Approximately 50 battery electric semis are currently operating on U.S. roads. None of them were built by Tesla.
Tesla has long been the de facto name for vehicle electrification, and it deserves credit for sparking the market on which many have pinned their hopes and dreams for a livable planet. But when it comes to reducing emissions in commercial transportation Tesla has hijacked the public’s limited attention. Since dazzling audiences in 2017 with its Semi EV plan, the company has been predictably tight-lipped. A few prototypes have been spotted in the wild but today even Tesla’s biggest-name customers remain in the dark about their years-overdue orders.
Mainstream print media hasn’t done much to cut through Tesla’s static signal, either. Since August 2021, the New York Times, Washington Post, and LA Times ran approximately three, two and less than one “electric truck” articles per month, respectively. Their subjects were primarily Rivian, Ford, Tesla, and Nikola—four companies with no history producing trucks (Ford excepted in the pickup segment) but strong sex appeal for anyone who enjoys stock market drama. Fleet customer the United States Postal Service also enjoyed some air time thanks to its prominent lawsuits. And yet in the last 18 months, U.S. fleets have ordered over 1,000 electric semis, mostly from manufacturers whose products are past prototype.
Tesla’s power lies in its unique ability to occupy the public mind just as much when it is making a flashy reveal as when it is laying low. Absent competing news, Tesla has become the barometer for truck electrification: “If Tesla can’t do it, who can?”
From local mail delivery to long-haul trucking, commercial transportation has begun reducing its roughly 27% share of U.S. emissions by swapping diesel engines for battery packs. This transformation of the trucking ecosystem has been discussed for years and the earliest deadlines are upon us, with California requiring most fleet sectors to begin operating zero emission vehicles as soon as 2023. Fleet readiness remains a big question but the trucks themselves not only exist, they are already on the road.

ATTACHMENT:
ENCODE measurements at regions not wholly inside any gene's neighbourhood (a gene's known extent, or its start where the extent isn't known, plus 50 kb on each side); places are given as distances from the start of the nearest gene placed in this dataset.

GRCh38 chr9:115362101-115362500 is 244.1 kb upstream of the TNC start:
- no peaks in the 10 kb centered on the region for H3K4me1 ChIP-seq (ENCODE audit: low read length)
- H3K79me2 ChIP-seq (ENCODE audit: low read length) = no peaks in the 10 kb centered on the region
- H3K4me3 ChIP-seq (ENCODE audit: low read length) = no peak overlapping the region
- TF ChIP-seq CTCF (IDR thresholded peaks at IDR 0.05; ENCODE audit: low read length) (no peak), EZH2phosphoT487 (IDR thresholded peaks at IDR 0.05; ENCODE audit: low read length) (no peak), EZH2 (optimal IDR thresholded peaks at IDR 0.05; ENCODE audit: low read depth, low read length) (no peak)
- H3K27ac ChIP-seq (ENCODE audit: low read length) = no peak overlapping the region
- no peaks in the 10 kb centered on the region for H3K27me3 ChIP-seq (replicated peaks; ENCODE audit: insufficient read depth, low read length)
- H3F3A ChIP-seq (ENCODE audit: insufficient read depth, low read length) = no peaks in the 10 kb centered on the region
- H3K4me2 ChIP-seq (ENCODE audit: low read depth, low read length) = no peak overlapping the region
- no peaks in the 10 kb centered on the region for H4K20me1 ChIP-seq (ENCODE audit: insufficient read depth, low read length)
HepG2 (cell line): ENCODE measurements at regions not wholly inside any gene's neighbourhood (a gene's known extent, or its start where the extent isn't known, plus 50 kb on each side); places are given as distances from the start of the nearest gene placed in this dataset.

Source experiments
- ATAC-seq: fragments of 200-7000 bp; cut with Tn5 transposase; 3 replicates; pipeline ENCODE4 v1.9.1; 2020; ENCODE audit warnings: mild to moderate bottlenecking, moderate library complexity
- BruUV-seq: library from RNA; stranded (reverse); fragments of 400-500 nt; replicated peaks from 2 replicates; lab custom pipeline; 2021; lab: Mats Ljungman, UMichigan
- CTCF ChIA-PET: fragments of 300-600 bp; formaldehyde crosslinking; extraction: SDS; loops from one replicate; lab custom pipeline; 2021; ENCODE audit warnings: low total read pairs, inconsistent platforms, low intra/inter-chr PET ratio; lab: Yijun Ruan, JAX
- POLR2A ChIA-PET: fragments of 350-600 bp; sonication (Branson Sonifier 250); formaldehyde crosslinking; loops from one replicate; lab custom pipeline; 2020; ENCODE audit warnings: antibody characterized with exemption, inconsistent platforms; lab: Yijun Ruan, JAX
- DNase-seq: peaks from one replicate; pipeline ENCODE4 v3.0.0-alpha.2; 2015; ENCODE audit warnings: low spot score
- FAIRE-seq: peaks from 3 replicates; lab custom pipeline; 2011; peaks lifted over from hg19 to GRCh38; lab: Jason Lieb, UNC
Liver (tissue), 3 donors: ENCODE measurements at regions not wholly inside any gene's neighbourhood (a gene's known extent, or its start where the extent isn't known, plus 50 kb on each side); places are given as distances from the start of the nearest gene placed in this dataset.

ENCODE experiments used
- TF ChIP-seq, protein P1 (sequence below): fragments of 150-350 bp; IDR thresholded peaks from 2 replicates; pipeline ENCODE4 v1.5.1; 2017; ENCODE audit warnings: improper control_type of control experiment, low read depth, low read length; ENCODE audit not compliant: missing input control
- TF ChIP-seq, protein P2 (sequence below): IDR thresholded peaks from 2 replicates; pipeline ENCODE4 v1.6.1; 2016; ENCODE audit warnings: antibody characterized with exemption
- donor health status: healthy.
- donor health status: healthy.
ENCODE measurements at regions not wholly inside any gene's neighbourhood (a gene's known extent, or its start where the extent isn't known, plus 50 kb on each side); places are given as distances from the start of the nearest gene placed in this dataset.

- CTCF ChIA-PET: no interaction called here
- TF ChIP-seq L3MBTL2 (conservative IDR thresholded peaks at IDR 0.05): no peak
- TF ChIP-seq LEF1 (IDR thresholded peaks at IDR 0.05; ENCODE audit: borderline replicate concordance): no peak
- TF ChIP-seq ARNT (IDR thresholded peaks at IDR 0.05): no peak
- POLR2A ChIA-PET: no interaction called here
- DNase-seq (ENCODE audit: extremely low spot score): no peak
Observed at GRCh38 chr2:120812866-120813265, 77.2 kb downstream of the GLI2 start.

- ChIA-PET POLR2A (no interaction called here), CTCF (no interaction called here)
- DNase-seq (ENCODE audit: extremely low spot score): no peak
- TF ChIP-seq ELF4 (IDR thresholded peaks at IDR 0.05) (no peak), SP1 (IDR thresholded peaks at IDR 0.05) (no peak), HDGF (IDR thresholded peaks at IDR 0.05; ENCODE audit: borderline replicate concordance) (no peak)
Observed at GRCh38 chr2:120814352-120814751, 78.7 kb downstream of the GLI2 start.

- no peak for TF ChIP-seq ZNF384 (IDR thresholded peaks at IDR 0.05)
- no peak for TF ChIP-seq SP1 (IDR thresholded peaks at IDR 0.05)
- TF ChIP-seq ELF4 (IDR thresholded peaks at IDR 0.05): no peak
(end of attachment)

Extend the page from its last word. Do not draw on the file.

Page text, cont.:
The earliest electric semis were built by enthusiastic start-ups with grant funding and limited customer experience. Today, trusted industry leaders including Freightliner, Kenworth, Navistar, Peterbilt and Volvo are selling models that have been tested in real-world operations over several years. Customers are trending towards volume orders, and many small initial orders include terms for larger volumes in a second purchase.
The COVID-induced supply chain crisis battered the trucking industry and geopolitical events continue to inflict new bruises. Some market factors, like high diesel prices, have infused the movement to wean trucks off of fossil fuels with new urgency. Others, like inflation and battery production, have highlighted some very inconvenient truths about the known options.
Amidst this turmoil, truck manufacturers and their partners have plowed ahead to develop, test, build and deliver 33,000-lb vehicles that can work a 150-mile day without a drop of diesel. And they continue to reach beyond their personal bests. Battery sizes have grown and a growing roster of customer deployments is actively generating intel for the next update. Most manufacturers expect to build and sell EVs at a steady pace by mid-decade.
The average citizen doesn’t think about commercial trucking on a regular basis, and I am not arguing that she should. But the economic pendulum of the last several years has revealed that the average citizen wants the mechanics serving her daily life to become more climate-friendly.
As the federal government prepares to inject billions of dollars into transportation, it’s important to know that electric trucking is not still a science question or a Tesla gamble. Proven products exist and are already driving down the emissions associated with your Ikea order, Walmart stop, or grocery run. Tesla may catch up. But if and when it does is no longer the point.